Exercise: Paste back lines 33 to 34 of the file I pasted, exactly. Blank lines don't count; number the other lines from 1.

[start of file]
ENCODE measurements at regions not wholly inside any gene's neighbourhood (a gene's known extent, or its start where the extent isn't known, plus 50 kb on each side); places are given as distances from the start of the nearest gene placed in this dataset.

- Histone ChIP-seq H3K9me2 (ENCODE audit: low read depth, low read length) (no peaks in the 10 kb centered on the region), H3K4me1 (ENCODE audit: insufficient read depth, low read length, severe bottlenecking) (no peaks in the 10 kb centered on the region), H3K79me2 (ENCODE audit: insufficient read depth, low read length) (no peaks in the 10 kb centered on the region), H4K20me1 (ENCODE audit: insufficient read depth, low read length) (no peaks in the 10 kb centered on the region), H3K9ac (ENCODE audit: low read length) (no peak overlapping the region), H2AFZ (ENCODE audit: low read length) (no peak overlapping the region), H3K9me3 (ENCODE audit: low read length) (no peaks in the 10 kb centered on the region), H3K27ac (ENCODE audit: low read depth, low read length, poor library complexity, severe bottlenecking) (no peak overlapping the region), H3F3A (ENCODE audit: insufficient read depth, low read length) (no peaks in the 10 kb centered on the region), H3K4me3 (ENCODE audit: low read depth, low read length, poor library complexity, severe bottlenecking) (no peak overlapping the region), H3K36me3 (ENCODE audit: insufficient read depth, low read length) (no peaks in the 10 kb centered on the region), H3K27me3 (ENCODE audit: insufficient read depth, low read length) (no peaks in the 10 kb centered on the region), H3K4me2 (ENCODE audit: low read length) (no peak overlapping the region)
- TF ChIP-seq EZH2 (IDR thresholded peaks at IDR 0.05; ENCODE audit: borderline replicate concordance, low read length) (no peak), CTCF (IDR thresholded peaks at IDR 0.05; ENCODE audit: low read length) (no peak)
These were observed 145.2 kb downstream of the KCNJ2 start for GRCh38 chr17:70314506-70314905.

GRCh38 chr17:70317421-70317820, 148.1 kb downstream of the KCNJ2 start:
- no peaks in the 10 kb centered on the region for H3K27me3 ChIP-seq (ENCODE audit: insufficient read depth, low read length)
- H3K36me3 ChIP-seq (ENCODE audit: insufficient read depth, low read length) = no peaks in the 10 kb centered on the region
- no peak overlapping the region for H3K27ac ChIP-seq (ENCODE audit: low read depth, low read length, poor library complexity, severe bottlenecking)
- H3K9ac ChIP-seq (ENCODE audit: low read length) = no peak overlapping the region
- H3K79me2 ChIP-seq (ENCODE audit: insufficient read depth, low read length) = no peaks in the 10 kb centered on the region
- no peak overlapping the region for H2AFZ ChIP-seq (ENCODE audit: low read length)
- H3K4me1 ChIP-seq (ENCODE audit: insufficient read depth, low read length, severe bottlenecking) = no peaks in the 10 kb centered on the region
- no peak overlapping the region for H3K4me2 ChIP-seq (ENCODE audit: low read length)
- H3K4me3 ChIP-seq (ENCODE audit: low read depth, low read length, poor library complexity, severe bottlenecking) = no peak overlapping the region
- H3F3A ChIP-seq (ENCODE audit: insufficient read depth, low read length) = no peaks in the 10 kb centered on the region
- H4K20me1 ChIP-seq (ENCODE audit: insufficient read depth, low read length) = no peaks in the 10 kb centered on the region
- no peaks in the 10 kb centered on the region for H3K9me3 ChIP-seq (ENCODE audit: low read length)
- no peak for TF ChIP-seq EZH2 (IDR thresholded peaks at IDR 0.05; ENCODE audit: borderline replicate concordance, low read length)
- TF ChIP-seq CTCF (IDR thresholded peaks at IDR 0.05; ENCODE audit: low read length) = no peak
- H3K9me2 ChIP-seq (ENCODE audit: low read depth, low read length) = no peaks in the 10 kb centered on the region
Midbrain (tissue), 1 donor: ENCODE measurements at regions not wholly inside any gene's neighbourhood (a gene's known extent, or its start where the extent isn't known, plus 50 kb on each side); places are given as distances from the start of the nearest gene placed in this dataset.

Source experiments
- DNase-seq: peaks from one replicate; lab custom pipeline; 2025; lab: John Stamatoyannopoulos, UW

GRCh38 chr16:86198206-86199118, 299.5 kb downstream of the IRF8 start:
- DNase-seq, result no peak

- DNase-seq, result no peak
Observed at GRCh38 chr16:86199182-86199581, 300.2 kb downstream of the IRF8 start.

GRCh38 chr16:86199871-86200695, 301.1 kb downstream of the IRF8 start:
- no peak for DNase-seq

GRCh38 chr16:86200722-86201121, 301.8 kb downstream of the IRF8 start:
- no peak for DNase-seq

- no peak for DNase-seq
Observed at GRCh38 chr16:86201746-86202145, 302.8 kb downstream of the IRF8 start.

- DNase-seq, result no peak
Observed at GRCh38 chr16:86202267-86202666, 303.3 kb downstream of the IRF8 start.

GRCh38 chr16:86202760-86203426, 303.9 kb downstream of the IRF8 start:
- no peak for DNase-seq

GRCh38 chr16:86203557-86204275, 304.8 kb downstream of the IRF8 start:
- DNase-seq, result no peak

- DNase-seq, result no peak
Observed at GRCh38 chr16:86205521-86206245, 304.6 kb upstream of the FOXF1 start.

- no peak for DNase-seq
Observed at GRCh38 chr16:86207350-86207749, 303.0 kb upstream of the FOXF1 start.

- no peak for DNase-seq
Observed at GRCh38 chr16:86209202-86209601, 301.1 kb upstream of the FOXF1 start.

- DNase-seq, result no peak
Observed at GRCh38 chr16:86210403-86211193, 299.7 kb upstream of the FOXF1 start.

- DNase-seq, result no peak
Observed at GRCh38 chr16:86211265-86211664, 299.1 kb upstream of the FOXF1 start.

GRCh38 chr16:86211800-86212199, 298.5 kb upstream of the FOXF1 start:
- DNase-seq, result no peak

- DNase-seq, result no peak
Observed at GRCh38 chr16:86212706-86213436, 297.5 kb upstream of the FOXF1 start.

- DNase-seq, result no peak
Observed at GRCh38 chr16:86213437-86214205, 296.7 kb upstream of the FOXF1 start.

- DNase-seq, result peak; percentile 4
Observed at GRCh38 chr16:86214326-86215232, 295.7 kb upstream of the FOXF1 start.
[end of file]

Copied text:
Observed at GRCh38 chr16:86201746-86202145, 302.8 kb downstream of the IRF8 start.

- DNase-seq, result no peak